For the same purpose as mentioned above, it may also be feasible that a heat generating layer 10 is interposed between the radiation ray absorbing layer 1 and the thin liquid layer 2 of the display element (vide FIG. 5), or between the radiation ray absorbing layer 1 and the optical film 8 (vide FIG. 6), to pre-heat the thin liquid layer 2 uniformly to a temperature in the vicinity of its boiling point.
In this case, when the radiation ray absorbing layer 1 or the optical film 8 is made of a conductive material, it is desirable to provide an insulating layer (not shown) between either of these layers and the heat generating layer 10.
The layer 10 of the heat generating body as used in the present invention is not necessarily limited to a planar heat generating body extending over the entire region of the display surface. In other words, it may be in a linear form or in a lattice form (either of them not being shown in the drawing) corresponding to the scanning line of the radiation beam.
In this instance, when the irradiation of the radiation ray and the heating by the heat generating body are synchronized, an energy-saving effect is further promoted.
For the raw material for such heat generating body, there may be used metal compounds such as hafnium boride, tantalum nitride, and the like, and alloy such as nickel-chromium alloy, and the like.
In the present invention, such construction of the display element that any of the structural elements susceptible to corrosion comes into direct contact with the thin liquid layer 2 would inevitably shorten the life of the display element, hence such construction should be avoided. More specifically, in the construction wherein the structural element susceptible to corrosion is in contact with the thin liquid layer 2, there take place chemical corrosion, electrochemical corrosion, mechanical corrosion due to cavitation, and others, whereby the display element is damaged in most case. It is therefore desirable that a corrosion-resistant protective film (not shown) is formed at the interface between the thin liquid layer 2 and the corrosive structural element. The material for such protective film may be selected from metal oxides such as SiO2, TiO2, and the like, heat-resistant plastics, and the like. It is, of course, possible to use the optical film 8 as the protective film.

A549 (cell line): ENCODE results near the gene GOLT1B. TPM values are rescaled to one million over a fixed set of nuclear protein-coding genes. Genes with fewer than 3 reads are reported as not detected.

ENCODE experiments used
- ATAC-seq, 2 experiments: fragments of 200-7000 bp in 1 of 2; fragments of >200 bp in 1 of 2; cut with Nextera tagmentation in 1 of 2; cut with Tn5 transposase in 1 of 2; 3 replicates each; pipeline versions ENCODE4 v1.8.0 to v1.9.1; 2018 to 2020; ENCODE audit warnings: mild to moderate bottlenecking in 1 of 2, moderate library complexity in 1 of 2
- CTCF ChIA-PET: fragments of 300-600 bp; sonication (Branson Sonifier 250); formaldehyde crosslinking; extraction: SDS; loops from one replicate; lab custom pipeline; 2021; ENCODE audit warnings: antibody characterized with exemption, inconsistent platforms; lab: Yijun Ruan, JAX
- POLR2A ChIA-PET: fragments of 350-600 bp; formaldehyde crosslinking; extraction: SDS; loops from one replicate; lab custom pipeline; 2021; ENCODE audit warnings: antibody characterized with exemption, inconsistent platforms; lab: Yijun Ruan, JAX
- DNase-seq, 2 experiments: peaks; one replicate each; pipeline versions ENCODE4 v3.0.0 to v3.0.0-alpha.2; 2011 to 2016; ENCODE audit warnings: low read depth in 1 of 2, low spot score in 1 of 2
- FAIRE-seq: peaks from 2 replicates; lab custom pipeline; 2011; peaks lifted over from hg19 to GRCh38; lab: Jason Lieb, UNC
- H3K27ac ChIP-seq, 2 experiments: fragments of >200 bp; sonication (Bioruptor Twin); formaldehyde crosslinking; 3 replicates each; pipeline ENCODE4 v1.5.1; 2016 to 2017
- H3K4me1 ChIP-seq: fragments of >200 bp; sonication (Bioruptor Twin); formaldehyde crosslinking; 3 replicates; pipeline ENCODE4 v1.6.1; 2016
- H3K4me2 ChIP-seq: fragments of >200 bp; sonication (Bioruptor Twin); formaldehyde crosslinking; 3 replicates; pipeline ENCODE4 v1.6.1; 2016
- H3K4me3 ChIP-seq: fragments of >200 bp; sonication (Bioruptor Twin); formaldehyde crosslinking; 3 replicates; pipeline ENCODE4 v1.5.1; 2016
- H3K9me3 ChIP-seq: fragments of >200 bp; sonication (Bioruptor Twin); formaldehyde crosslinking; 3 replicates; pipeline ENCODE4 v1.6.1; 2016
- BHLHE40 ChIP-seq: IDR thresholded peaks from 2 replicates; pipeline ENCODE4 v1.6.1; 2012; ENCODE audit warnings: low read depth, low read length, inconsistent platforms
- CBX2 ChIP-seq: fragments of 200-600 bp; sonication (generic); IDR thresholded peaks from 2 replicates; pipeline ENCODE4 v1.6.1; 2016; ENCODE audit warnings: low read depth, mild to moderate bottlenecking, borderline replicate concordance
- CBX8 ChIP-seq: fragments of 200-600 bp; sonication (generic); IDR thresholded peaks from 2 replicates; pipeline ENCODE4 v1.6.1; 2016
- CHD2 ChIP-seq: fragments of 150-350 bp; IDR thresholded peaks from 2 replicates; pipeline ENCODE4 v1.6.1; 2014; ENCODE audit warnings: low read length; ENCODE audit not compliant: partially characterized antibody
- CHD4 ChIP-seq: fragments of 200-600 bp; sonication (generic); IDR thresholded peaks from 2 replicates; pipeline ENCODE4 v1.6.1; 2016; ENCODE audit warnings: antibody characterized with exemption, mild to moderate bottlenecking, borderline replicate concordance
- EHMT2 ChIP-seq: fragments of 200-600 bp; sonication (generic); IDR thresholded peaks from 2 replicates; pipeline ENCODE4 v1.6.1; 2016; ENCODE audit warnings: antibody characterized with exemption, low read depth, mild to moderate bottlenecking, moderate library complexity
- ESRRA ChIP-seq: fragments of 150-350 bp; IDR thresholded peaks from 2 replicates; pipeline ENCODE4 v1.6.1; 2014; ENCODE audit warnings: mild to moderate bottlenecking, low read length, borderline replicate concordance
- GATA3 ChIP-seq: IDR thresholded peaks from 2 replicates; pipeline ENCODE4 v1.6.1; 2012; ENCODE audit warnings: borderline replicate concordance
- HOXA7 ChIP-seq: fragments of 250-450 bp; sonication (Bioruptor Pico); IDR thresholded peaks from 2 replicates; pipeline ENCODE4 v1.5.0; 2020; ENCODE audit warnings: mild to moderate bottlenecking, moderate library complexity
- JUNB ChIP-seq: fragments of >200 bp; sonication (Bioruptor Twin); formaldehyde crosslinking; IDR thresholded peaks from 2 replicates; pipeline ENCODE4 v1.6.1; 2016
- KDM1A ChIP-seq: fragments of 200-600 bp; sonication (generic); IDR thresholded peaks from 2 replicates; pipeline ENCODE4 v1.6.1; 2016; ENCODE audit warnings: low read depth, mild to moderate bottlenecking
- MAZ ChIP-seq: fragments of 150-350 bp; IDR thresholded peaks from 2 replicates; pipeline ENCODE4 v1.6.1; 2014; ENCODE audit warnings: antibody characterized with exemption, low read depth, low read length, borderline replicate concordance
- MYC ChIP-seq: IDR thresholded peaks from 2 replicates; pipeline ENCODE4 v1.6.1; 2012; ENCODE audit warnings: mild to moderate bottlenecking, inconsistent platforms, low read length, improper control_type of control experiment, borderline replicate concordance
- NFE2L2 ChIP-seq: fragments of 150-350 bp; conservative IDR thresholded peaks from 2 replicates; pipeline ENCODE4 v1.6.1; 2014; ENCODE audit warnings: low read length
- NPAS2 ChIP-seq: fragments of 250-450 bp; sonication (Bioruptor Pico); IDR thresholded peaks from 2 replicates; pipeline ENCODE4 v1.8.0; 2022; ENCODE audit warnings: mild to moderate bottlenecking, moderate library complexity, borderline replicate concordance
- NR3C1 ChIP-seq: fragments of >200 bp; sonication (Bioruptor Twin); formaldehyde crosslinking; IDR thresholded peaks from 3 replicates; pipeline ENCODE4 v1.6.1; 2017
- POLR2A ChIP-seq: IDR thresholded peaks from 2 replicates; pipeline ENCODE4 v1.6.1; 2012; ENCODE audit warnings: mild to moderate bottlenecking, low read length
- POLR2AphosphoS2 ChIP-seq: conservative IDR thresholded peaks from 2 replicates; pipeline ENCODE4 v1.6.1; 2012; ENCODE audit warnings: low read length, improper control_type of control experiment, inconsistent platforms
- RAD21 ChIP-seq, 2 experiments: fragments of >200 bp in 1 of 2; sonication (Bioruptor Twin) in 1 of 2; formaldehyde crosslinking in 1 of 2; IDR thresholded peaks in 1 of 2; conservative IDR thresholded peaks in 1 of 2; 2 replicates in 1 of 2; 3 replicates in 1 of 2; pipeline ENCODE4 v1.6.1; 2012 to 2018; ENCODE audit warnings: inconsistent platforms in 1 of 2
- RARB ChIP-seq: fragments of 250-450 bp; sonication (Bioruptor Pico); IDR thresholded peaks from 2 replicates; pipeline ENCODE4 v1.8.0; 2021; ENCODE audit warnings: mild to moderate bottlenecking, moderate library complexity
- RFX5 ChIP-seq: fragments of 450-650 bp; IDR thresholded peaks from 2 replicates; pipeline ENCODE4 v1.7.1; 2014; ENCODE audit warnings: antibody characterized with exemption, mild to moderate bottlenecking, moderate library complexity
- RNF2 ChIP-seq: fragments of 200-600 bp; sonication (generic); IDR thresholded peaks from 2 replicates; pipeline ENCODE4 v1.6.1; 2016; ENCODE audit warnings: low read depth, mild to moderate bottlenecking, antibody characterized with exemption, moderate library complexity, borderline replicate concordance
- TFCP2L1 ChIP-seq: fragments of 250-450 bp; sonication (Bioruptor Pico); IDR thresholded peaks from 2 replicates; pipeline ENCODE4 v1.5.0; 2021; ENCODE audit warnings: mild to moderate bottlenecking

Referring to FIG. 9, the image forming principle of color images is as shown below.
FIG. 9 shows a schematic cross-sectional view of a color display element, in which the same structural elements as those explained in FIGS. 1 through 8 may be equally utilized except a color mosaic filter 11 and a reflecting layer 12. The concrete construction and the manufacturing technique of the color mosaic filter 11 are described in detail in Japanese Patent Publications No. Sho 52-13094 and No. Sho 52-36019, which are incorporated in this specification as a reference.
In the illustrated embodiment, when a bubble 4 is formed in the thin liquid layer 2 at a portion in contact with a red filter (R), red color is formed through this filter by the reflected light. Also, when a bubble (not shown) is formed in the thin liquid layer 2 at a portion in contact with a green filter (G), green color is formed through this filter by the reflected light. In the same manner, when a bubble 4 is formed in the thin liquid layer 2 at a portion in contact with a blue filter (B), blue color is seen through this filter due to the reflected light.
In this manner, the observer 6 sights a color formed by the additive color mixing. For example, when the bubbles are simultaneously formed in the mutually adjacent red, green and blue portions in the thin liquid layer, the observer 6 sights white.